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What’s New

New York City Proclaims December 7 “New York Philharmonic Day”

 

It’s official: December 7 — the New York Philharmonic’s 175th birthday — was declared “New York Philharmonic Day” in a Mayoral Proclamation presented by Kai Falkenberg, First Deputy Commissioner of the Mayor’s Office of Media & Entertainment, from the stage during last night’s 175th birthday concert.

Also announced last night: the Philharmonic, in partnership with the Mayor’s Office of Media & Entertainment, will give away 175 free tickets to underserved communities in honor of 175 years as New York’s orchestra.

Happy birthday to us! Thank you, Mayor de Blasio, Commissioner Julie Menin, and the Mayor’s Office of Media & Entertainment. Here’s to meaningful connections between the New York Philharmonic and our fellow New Yorkers for the next 175-plus years. We ♥ NY!

(Photo: Chris Lee)

On the Cover: Yulia Ziskel

“To this day, when I tour with the Philharmonic I always treat it as this big privilege.” — Yulia Ziskel

The passports of New York Philharmonic musicians are littered with stamps from around the world. That’s especially true for Philharmonic violinist Yulia Ziskel.

When Yulia was a young girl living in the Soviet Union, she performed solo works across the globe. Her violin eventually took her to the United States, where she made her way to the New York Philharmonic.

In December you can find Yulia on the cover of Playbill and featured on the Philharmonic’s social media channels. Follow us on FacebookTwitterInstagramSnapchat, and Tumblr for more!

In the new year On the Cover will feature Principal Oboe Liang Wang.

Learn more about Yulia Ziskel

Sørensen’s Evening Land Receives ‘Stirring Premiere at the Philharmonic,’ N.Y. Times Says

“It was excellent timing on someone’s part: the New York Philharmonic’s, the University of Louisville’s, or both.”

So begins the rave review, by James R. Oestreich, of last night’s concert in The New York Times.

He was referring to the World Premiere of Bent Sørensen’s Evening Land happening the same week that Sørensen received the University’s Grawemeyer Prize for Music Composition, one of the most important in the field.

The piece, which was commissioned by the Philharmonic through the generous support of The Marie-Josée Kravis Prize for New Music, is inspired by, in Sørensen’s words, “a very special evening light over the fields” from his childhood in Denmark, and “the new vision of flashes of light and bustling activity” that he saw in New York many years later.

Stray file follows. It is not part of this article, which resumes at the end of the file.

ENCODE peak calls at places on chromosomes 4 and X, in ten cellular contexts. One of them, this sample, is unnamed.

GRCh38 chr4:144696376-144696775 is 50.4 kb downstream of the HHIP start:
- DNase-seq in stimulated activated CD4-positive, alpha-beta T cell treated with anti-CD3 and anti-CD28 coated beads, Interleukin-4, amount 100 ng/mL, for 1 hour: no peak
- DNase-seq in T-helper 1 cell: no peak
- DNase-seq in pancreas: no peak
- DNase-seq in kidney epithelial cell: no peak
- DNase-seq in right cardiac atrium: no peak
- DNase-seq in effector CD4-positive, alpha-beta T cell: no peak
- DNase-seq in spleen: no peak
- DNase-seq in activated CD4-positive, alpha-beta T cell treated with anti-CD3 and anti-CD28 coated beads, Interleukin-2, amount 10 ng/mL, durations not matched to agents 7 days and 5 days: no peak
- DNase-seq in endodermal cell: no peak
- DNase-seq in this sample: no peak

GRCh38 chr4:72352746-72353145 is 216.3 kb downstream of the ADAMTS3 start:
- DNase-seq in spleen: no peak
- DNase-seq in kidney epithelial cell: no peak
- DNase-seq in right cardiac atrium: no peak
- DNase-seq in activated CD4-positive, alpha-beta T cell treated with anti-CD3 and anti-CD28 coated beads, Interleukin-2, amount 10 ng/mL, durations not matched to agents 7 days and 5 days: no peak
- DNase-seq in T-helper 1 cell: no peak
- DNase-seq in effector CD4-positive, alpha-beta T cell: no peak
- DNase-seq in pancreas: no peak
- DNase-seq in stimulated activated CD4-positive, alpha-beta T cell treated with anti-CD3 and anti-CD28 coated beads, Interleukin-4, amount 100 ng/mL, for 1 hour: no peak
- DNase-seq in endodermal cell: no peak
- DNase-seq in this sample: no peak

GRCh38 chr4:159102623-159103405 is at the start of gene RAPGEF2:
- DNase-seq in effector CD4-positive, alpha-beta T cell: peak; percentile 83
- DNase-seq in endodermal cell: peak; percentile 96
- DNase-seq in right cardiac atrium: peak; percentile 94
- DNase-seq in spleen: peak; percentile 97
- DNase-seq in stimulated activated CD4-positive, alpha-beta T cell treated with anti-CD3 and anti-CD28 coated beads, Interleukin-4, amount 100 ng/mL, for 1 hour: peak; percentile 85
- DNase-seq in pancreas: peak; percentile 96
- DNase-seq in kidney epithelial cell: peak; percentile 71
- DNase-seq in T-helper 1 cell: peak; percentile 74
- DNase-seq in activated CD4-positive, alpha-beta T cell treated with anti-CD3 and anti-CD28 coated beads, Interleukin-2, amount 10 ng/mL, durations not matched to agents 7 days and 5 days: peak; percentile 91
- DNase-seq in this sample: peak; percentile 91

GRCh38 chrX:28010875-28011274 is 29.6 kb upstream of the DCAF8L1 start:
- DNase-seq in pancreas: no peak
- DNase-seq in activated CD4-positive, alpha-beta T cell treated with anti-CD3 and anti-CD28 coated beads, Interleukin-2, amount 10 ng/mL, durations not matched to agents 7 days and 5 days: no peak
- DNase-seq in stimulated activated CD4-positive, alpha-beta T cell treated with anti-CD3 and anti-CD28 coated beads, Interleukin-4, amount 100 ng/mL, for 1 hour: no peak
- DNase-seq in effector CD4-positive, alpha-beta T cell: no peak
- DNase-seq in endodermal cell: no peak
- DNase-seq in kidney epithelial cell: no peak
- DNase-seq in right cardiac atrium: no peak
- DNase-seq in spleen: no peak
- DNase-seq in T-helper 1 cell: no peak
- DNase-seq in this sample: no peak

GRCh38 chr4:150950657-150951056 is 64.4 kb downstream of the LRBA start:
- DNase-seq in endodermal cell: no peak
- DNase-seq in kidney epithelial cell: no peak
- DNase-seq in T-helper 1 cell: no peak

Oestreich wrote: 

The concertmaster — here, Sheryl Staples (in the absence of Frank Huang) — emerges from silence almost imperceptibly and in all innocence with a fetching little tune. The principal violist, Cynthia Phelps, eventually joins her, and they whisper across the podium until the other strings join in and overwhelm them.
The ending, after the fray, is truly touching. The principal oboist, Liang Wang, plays the work’s longest strain, Mr. Sorensen’s tribute to his father-in-law, an oboist who died in May before he could hear the work. Mr. Wang lingers on a high note, handing it off to Ms. Staples, who leads the strings on tiptoes back to silence.

The concert, conducted by Edo de Waart, also featured Mozart’s Piano Concerto No. 20 with Emanuel Ax (who “offered his usual elegant, understated virtuosity,” Oestreich said) and Brahms’s Symphony No. 2. It will be repeated tonight and Saturday night.

(Photo: Chris Lee)

Bent Sørensen, Whose Philharmonic Commission Receives World Premiere This Week, Wins Grawemeyer

Bent Sørensen has won the 2018 Grawemeyer Award for Music Composition, and this week New York audiences can discover why.

On November 30–December 2 the New York Philharmonic gives the World Premiere of his Evening Land, a work commissioned by the Orchestra through the generous support of The Marie-Josée Kravis Prize for New Music.